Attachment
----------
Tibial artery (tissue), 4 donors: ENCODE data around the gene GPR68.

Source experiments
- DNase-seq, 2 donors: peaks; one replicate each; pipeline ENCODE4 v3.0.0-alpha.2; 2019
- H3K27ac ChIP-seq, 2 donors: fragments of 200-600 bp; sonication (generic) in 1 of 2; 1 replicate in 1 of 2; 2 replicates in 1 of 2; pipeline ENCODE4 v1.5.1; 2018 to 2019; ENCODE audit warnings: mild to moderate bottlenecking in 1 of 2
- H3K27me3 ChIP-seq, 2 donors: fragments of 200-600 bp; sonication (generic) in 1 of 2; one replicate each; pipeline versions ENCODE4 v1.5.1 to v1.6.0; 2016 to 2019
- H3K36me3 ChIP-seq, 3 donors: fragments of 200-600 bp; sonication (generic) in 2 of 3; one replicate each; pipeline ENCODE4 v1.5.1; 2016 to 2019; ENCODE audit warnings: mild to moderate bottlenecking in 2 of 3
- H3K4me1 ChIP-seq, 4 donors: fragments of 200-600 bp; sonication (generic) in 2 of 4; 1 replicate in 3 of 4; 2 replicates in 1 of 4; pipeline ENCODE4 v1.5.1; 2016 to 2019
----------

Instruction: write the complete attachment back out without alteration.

Tibial artery (tissue), 4 donors: ENCODE data around the gene GPR68.

Source experiments
- DNase-seq, 2 donors: peaks; one replicate each; pipeline ENCODE4 v3.0.0-alpha.2; 2019
- H3K27ac ChIP-seq, 2 donors: fragments of 200-600 bp; sonication (generic) in 1 of 2; 1 replicate in 1 of 2; 2 replicates in 1 of 2; pipeline ENCODE4 v1.5.1; 2018 to 2019; ENCODE audit warnings: mild to moderate bottlenecking in 1 of 2
- H3K27me3 ChIP-seq, 2 donors: fragments of 200-600 bp; sonication (generic) in 1 of 2; one replicate each; pipeline versions ENCODE4 v1.5.1 to v1.6.0; 2016 to 2019
- H3K36me3 ChIP-seq, 3 donors: fragments of 200-600 bp; sonication (generic) in 2 of 3; one replicate each; pipeline ENCODE4 v1.5.1; 2016 to 2019; ENCODE audit warnings: mild to moderate bottlenecking in 2 of 3
- H3K4me1 ChIP-seq, 4 donors: fragments of 200-600 bp; sonication (generic) in 2 of 4; 1 replicate in 3 of 4; 2 replicates in 1 of 4; pipeline ENCODE4 v1.5.1; 2016 to 2019